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Monasticism
 and 
the 
Royal
 Abbey
 of
 Saint ­Denis

Monasticism
 and 
the 
Royal
 Abbey
 of
 Saint ­Denis

By Ariela Steif

Michigan Journal of History, Vol.6:1 (2008)

17th century image of Saint Denis
17th century image of Saint Denis

Introduction: The
 Royal 
Abbey 
of
 Saint‐Denis
 in 
the 
time
 of 
Abbot
 Suger
 emerged
 in 
a 
historical moment of
 tenuous
 balance.
 Poised 
between
 the 
decline 
of 
monasticism,
 the
 rise 
of 
urban centers,
 and a 
market‐based
 economy,
 the 
abbey 
under 
Suger
 existed 
simultaneously 
with the
 emergence
 of 
bureaucratic 
secularism, 
the 
Cistercian 
and 
Gregorian
 controversies,
 and warring
 forces 
of
ideology
 and 
skepticism. 
At 
this 
critical 
juncture,
 Saint‐Denis
 struggled
 to maintain
 a 
balance between
 church 
and 
state, 
between
a
 monasticism
 of 
resistance and 
a monasticism 
of 
reaction,
 and, 
ultimately, 
between
 the 
past
 and 
the 
future.

Saint‐Denis 
seems 
to 
occupy
 a
 curious
 place
 in 
French
 history:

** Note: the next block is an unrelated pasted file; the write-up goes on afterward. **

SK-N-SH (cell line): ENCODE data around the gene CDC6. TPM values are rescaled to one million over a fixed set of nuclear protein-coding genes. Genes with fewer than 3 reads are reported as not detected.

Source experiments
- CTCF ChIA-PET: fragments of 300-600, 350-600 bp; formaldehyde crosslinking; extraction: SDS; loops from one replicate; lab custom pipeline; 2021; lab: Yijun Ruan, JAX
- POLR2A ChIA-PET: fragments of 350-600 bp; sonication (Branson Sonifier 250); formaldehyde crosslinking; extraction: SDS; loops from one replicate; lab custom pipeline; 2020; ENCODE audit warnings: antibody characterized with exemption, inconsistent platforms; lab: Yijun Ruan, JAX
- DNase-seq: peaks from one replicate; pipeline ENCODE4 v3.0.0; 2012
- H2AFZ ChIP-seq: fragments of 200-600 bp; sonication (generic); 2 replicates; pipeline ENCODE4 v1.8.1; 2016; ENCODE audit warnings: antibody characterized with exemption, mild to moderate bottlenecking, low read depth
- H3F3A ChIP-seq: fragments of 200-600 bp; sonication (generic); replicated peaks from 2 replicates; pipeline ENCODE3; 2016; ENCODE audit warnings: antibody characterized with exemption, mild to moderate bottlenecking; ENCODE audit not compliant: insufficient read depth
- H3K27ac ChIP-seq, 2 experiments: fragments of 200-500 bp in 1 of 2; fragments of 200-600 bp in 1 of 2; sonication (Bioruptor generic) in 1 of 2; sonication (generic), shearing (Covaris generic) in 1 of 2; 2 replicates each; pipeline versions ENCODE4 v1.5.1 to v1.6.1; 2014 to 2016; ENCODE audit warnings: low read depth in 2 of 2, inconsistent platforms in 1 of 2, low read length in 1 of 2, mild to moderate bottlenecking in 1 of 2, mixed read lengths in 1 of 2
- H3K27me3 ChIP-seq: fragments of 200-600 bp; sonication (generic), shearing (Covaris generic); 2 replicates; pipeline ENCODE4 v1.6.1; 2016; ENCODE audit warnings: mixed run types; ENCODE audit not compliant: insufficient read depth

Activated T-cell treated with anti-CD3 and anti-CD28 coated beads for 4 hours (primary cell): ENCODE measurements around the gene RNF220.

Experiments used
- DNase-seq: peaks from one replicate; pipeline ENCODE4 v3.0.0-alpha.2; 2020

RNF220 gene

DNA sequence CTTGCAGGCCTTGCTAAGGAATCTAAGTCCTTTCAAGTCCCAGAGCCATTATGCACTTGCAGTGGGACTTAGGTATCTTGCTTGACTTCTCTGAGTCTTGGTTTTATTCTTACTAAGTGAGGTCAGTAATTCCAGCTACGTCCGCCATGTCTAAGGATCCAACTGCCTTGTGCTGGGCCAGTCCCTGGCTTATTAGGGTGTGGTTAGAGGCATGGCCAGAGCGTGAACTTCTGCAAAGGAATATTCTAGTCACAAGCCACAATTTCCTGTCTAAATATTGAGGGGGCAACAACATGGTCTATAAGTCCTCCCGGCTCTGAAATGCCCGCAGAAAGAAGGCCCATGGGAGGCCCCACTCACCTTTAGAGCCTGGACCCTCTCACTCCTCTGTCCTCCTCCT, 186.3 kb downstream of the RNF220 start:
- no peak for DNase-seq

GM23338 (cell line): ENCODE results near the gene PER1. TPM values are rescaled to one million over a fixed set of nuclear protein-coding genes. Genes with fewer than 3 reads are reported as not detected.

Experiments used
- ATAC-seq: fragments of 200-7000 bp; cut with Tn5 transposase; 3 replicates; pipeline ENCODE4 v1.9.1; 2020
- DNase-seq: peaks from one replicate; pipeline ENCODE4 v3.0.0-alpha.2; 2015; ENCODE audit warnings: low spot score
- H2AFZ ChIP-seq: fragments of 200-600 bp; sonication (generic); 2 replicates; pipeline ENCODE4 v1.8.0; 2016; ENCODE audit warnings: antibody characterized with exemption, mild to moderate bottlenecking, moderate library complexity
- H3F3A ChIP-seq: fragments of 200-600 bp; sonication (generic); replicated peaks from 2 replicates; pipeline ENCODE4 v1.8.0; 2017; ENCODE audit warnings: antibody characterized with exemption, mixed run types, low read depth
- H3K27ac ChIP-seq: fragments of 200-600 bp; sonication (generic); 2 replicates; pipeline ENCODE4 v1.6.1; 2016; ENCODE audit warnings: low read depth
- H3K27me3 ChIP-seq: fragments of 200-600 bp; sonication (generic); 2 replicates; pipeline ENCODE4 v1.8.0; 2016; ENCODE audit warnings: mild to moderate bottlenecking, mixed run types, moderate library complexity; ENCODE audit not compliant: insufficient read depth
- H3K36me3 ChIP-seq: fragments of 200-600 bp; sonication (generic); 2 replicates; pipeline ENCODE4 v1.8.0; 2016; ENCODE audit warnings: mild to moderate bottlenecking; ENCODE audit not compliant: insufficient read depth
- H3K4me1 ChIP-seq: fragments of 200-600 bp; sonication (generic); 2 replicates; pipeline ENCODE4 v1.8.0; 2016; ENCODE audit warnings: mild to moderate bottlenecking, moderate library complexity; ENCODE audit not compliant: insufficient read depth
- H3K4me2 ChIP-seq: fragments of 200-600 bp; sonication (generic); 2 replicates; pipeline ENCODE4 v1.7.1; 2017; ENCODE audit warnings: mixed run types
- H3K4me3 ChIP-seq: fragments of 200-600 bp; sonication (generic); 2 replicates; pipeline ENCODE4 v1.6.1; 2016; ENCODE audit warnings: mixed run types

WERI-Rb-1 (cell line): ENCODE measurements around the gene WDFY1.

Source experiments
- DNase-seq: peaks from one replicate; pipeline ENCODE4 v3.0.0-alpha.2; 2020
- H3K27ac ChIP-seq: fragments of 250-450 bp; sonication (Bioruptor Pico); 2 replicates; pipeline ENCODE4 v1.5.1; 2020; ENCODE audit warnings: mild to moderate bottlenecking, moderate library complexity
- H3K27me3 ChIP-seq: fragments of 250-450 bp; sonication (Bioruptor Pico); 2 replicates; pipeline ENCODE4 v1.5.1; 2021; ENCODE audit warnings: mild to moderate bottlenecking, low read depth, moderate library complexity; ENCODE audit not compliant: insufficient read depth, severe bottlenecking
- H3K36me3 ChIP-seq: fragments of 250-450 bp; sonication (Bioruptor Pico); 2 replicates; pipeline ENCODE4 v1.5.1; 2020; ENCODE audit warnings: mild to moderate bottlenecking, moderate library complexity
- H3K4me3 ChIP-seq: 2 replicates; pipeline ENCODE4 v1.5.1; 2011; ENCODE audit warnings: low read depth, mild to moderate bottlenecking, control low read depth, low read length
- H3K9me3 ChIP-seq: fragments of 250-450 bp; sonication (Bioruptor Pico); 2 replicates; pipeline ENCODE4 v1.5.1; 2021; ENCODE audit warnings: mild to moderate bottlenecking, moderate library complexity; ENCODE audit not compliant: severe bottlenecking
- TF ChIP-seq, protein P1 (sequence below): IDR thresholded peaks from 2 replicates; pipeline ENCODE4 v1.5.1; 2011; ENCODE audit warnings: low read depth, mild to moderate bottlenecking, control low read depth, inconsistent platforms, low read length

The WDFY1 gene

never 
has 
there 
been a
 church
 so
 revered
 and
 yet 
so 
reviled.
Although
 the
 Abbey
 suffered 
many 
cycles 
of 
damage and
 restoration, no 
event 
was 
as 
destructive
 as the
 Revolution
 of 
1789,
most
 notably 
upon the
 crypt
 and
 the
 three 
great 
bronze 
doors,
 which 
were 
melted 
down.  

Reverence 
for 
the church, however,
began
 very 
early 
on.
 The
 first monarch
 to 
be 
buried 
at 
Saint‐Denis 
was Queen 
Arnegonde 
in
 570, 
just 
outside 
the 
western
 entrance.  
The 
burial 
of 
Queen Arnegonde 
in 
the 
sixth
 century
 started
 a
 long
 tradition
 of 
royal 
burials,
 particularly 
of several
 noteworthy
 Merovingian
 kings,
 although
 no
 specific 
reason
 is 
known
 why 
they chose 
to be 
buried
 there.

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In 
the 
seventh
 century,
 King 
Dagobert 
I 
and 
his 
son 
Clovis 
II 
gave the
 church
 its 
monastic
 standing. 

It 
was 
rebuilt 
in 
the
 eighth 
century 
as 
one 
of 
the
 first great
 Carolingian 
abbeys,
 and 
dedicated
 in 
775 
before 
Charlemagne 
and
 his 
court. 
By 
867 Saint‐Denis 
became a 
royal 
abbey 
and 
Charles
 the 
Bald
 took 
on 
the 
title 
of 
lay 
abbot
 to 
give the
 Abbey 
more 
protection 
during
 the 
Norman 
raids.
 However,
 even
 by
 this 
time,
 Saint‐ Denis
 had 
long 
been 
recognized
 as 
the 
“patron
 saint 
of 
the 
monarchy.”  
Furthermore,
 after Hugh
 Capet 
was 
buried
 at 
Saint‐Denis
 in
 996, 
every
 monarch 
that 
followed 
him
 was 
also buried
 there,
 with
 only 
three 
exceptions:
 Philip 
I, 
Louis
 VII, 
and 
Louis
 XI.  

One
 other notable 
exception,
 prior
 to 
Hugh 
Capet, 
was 
Charlemagne,
 who was
 buried
 in 
his 
own palace
 chapel 
at 
Aix‐la‐Chapelle.

Click here to read this article from the Michigan Journal of History

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